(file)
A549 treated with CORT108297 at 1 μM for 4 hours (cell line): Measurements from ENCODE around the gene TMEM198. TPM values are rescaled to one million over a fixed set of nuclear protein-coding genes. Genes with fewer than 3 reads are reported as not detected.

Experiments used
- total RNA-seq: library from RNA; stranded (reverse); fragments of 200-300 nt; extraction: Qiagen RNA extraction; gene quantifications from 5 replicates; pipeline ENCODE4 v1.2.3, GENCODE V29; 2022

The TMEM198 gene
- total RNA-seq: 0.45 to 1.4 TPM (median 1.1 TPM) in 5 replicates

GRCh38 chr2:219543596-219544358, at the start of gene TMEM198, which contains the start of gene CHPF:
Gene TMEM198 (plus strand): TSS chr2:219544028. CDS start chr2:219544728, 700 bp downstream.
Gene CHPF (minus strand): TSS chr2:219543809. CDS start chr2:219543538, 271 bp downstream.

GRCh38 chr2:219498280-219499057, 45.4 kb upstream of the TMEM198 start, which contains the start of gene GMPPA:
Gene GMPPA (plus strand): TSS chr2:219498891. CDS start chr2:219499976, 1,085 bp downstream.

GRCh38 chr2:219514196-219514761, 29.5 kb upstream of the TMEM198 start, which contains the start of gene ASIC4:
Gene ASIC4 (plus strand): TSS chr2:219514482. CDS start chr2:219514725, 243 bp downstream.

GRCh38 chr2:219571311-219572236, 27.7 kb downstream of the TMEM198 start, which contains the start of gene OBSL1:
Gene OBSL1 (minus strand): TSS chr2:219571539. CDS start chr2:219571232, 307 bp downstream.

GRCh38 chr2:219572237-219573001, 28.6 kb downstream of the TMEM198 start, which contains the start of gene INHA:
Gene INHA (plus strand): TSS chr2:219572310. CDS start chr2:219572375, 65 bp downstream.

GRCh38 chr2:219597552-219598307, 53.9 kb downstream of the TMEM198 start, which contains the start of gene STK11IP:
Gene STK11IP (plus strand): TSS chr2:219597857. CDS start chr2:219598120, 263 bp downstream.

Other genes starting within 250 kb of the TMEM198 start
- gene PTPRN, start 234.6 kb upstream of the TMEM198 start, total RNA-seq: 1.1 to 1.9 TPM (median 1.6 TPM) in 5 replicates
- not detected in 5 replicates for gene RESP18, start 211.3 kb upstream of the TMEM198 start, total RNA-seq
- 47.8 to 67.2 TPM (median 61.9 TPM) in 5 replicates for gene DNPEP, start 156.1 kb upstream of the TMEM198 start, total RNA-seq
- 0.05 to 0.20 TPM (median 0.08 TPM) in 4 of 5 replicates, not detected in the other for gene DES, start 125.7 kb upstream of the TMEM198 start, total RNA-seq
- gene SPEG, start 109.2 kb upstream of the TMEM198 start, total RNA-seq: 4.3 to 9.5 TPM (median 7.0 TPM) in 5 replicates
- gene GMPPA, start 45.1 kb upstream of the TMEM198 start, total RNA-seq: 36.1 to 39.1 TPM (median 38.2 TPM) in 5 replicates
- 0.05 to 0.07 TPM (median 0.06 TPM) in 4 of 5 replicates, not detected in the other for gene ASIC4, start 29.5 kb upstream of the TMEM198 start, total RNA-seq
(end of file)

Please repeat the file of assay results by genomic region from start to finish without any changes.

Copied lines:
A549 treated with CORT108297 at 1 μM for 4 hours (cell line): Measurements from ENCODE around the gene TMEM198. TPM values are rescaled to one million over a fixed set of nuclear protein-coding genes. Genes with fewer than 3 reads are reported as not detected.

Experiments used
- total RNA-seq: library from RNA; stranded (reverse); fragments of 200-300 nt; extraction: Qiagen RNA extraction; gene quantifications from 5 replicates; pipeline ENCODE4 v1.2.3, GENCODE V29; 2022

The TMEM198 gene
- total RNA-seq: 0.45 to 1.4 TPM (median 1.1 TPM) in 5 replicates

GRCh38 chr2:219543596-219544358, at the start of gene TMEM198, which contains the start of gene CHPF:
Gene TMEM198 (plus strand): TSS chr2:219544028. CDS start chr2:219544728, 700 bp downstream.
Gene CHPF (minus strand): TSS chr2:219543809. CDS start chr2:219543538, 271 bp downstream.

GRCh38 chr2:219498280-219499057, 45.4 kb upstream of the TMEM198 start, which contains the start of gene GMPPA:
Gene GMPPA (plus strand): TSS chr2:219498891. CDS start chr2:219499976, 1,085 bp downstream.

GRCh38 chr2:219514196-219514761, 29.5 kb upstream of the TMEM198 start, which contains the start of gene ASIC4:
Gene ASIC4 (plus strand): TSS chr2:219514482. CDS start chr2:219514725, 243 bp downstream.

GRCh38 chr2:219571311-219572236, 27.7 kb downstream of the TMEM198 start, which contains the start of gene OBSL1:
Gene OBSL1 (minus strand): TSS chr2:219571539. CDS start chr2:219571232, 307 bp downstream.

GRCh38 chr2:219572237-219573001, 28.6 kb downstream of the TMEM198 start, which contains the start of gene INHA:
Gene INHA (plus strand): TSS chr2:219572310. CDS start chr2:219572375, 65 bp downstream.

GRCh38 chr2:219597552-219598307, 53.9 kb downstream of the TMEM198 start, which contains the start of gene STK11IP:
Gene STK11IP (plus strand): TSS chr2:219597857. CDS start chr2:219598120, 263 bp downstream.

Other genes starting within 250 kb of the TMEM198 start
- gene PTPRN, start 234.6 kb upstream of the TMEM198 start, total RNA-seq: 1.1 to 1.9 TPM (median 1.6 TPM) in 5 replicates
- not detected in 5 replicates for gene RESP18, start 211.3 kb upstream of the TMEM198 start, total RNA-seq
- 47.8 to 67.2 TPM (median 61.9 TPM) in 5 replicates for gene DNPEP, start 156.1 kb upstream of the TMEM198 start, total RNA-seq
- 0.05 to 0.20 TPM (median 0.08 TPM) in 4 of 5 replicates, not detected in the other for gene DES, start 125.7 kb upstream of the TMEM198 start, total RNA-seq
- gene SPEG, start 109.2 kb upstream of the TMEM198 start, total RNA-seq: 4.3 to 9.5 TPM (median 7.0 TPM) in 5 replicates
- gene GMPPA, start 45.1 kb upstream of the TMEM198 start, total RNA-seq: 36.1 to 39.1 TPM (median 38.2 TPM) in 5 replicates
- 0.05 to 0.07 TPM (median 0.06 TPM) in 4 of 5 replicates, not detected in the other for gene ASIC4, start 29.5 kb upstream of the TMEM198 start, total RNA-seq